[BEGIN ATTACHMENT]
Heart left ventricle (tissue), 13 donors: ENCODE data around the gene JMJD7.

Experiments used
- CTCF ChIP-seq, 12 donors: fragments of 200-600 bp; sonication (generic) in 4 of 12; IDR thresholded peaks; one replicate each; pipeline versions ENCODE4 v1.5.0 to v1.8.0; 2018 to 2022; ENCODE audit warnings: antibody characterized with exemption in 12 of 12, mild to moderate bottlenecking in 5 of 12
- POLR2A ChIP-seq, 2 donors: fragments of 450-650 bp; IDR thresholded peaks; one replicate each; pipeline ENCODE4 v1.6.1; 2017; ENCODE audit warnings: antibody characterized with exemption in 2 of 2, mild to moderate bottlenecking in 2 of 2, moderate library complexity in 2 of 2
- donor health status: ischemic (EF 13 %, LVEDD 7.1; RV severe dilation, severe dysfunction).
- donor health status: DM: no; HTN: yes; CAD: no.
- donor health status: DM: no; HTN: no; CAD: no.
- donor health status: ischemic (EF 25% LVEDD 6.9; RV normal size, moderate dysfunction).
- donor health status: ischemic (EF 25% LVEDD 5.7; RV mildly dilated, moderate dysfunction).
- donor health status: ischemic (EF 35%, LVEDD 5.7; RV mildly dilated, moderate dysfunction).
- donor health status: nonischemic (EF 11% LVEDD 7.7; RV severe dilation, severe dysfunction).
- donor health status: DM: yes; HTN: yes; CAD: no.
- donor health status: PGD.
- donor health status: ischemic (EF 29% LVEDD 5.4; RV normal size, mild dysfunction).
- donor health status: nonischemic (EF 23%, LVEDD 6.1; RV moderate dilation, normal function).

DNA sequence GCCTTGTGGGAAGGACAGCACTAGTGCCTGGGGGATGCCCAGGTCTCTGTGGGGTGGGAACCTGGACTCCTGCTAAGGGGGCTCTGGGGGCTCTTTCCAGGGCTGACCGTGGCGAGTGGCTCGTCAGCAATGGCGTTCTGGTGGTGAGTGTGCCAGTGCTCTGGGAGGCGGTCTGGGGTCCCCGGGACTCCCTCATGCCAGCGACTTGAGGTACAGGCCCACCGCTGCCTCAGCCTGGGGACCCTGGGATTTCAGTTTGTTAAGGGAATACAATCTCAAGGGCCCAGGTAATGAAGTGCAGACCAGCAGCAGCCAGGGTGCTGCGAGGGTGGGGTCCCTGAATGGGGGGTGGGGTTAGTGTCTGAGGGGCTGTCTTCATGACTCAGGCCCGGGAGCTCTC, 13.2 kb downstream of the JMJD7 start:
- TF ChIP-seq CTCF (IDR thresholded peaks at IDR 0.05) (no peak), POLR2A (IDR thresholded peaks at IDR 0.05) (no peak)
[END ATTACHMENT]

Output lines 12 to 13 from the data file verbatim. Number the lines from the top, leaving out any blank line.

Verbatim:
- donor health status: DM: yes; HTN: yes; CAD: no.
- donor health status: PGD.